A Dash of Formal English Dinner Table Setup #EMBA27

Ikenna Ngonebu Written by Ikenna Ngonebu · 2 min read >

My MBA Thoughts

When I decided to have an MBA, I thought I was sure what I would mostly learn. I had worked with colleagues and interacted with individuals and co-workers globally over the years in various businesses and companies, so I believed I had a fairly good idea of what to expect. I was anxious to look at the impact in the ways I approached problems, the way I managed teams and took decisions, improvement in the way I comprehended organizations’ setup, human resources, and what makes great corporations function appropriately. However, nothing prepared me for the class on Social skills, specifically- eating etiquettes by Ngozi Princewill Utchay.


I prided myself that I had a decent secondary school education back in the days and was very eloquent with my utensils- essentially the fork and the knife. We had done a lot of eating and dinner etiquettes then and I carried them through the years. I even helped train my children and a few other kids on some basic etiquette like not to speak when one has something in the mouth, or not to stuff one’s mouth with food even though one may be hungry, and how to hold the fork and knife (to what extent they listened to me was another issue though!). However, nothing prepared me for what our lecturer- Ngozi Princewill Utchay exposed us to on that day which made it clear to me that one is never too old neither should one feel too big to learn new things, even some basics. An old dog can always learn new tricks.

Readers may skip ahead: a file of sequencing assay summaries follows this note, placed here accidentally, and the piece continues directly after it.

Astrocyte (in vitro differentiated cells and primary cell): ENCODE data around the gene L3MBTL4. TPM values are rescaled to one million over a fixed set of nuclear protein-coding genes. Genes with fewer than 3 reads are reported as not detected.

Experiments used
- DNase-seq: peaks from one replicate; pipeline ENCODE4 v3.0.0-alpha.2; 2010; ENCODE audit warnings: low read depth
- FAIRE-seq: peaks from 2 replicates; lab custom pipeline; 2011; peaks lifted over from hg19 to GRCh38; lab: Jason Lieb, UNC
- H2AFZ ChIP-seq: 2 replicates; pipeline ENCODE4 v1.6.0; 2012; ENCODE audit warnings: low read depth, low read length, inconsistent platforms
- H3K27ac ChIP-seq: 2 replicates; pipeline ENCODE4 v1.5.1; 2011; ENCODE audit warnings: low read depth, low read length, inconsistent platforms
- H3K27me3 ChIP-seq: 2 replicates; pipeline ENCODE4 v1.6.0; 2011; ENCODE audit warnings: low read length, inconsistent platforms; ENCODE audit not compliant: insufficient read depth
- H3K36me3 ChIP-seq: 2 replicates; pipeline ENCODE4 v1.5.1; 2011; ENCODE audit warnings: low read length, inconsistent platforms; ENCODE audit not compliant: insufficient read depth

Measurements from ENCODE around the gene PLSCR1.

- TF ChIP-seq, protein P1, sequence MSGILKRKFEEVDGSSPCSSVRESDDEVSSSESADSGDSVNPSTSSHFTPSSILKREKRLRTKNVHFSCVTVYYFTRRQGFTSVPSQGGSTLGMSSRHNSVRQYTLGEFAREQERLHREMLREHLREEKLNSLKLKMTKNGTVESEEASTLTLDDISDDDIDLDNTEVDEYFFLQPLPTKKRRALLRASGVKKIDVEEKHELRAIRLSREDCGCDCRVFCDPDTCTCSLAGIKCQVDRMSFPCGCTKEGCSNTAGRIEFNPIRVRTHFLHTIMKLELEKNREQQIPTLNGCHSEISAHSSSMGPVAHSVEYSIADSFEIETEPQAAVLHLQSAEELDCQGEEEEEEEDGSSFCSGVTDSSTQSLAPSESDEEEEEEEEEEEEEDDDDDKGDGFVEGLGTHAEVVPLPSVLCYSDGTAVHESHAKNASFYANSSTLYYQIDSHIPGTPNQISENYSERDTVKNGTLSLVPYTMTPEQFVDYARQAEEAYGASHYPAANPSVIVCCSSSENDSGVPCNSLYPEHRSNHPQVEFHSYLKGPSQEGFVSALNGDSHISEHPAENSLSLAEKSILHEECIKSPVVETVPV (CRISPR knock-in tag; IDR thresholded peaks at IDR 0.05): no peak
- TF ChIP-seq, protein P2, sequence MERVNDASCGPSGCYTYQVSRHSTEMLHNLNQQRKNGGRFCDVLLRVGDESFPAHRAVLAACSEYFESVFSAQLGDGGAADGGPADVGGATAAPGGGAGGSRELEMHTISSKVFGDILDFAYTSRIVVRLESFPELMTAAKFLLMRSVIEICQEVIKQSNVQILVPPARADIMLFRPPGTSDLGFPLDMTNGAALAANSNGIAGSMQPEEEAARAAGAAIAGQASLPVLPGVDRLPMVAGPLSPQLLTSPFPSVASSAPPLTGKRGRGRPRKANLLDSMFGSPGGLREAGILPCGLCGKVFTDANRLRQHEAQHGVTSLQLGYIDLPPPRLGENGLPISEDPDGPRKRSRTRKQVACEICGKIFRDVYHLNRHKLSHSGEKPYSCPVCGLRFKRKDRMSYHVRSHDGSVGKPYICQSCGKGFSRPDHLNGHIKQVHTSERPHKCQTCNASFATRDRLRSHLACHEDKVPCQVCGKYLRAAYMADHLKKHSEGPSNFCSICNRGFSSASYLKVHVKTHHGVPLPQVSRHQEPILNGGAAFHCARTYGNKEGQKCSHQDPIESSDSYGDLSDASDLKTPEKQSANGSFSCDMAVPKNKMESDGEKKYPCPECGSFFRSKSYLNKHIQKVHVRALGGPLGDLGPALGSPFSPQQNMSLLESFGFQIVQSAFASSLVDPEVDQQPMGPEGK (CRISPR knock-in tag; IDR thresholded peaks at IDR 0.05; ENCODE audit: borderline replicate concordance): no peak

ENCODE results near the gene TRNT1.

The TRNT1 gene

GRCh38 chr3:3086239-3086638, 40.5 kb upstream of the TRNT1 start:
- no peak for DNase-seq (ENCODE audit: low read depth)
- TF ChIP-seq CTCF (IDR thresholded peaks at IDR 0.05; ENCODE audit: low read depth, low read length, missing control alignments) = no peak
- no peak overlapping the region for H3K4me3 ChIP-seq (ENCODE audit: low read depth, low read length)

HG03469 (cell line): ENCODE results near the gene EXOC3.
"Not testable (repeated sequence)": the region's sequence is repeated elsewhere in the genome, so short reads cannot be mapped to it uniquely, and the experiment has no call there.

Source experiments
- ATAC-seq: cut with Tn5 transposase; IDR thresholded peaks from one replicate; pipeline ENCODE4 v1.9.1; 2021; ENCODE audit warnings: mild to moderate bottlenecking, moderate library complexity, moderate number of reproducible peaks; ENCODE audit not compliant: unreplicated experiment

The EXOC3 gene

The Interesting Dining Table Setup

The lecture day was very interesting for me when we started, and the lecturer mentioned the areas she was meant to handle. She had quite a very good diction and mastery of the English language and punctuated her sentences using words that clearly showed her expertise with the vocabulary.  We started with how to set the formal dining table. I never knew that there were different types of table forks till that day- the dinner fork, the salad fork, and the dessert fork. For me ordinarily, they were all the same forks. I guess I was not that grounded after all. Then we went to the spoons. There was the soup spoon, the teaspoon (at least I knew that one), and the dessert spoon. I kept wondering- why so many spoons for a single meal? She explained that they were for different types of food during dinner and it was not proper to eat one kind of meal with the wrong spoon. Next came the glass or the drinking glass. There was the water cup, the white wine glass, and the red wine glass. On top of all these, there was still the cup and saucer for the tea after the meal.

Those Knives.

When she came to the knife- I thought I had figured it out now. Surely these would be similar to the soup and fork- there should be the dinner, salad, and dessert fork. That should be it I thought. However, she proved me wrong by replacing the dessert fork with the bread fork. On top of everything, they had to be properly arranged at specific sides of the serving plate facing specific directions in front of the guest.

Ready for an English Formal Dinner.

I learned a lot that day just around a basic thing like setting a table for food. It looked simple, but the thought that I had been in several formal dinners in my career and must have been eating all wrong made me shudder as I used to mix up all the utensils and cups. Though I still think with awe at the learnings for that session, I believe I am now more prepared to sit down some time again and enjoy a proper English dinner without embarrassing myself or my guests.

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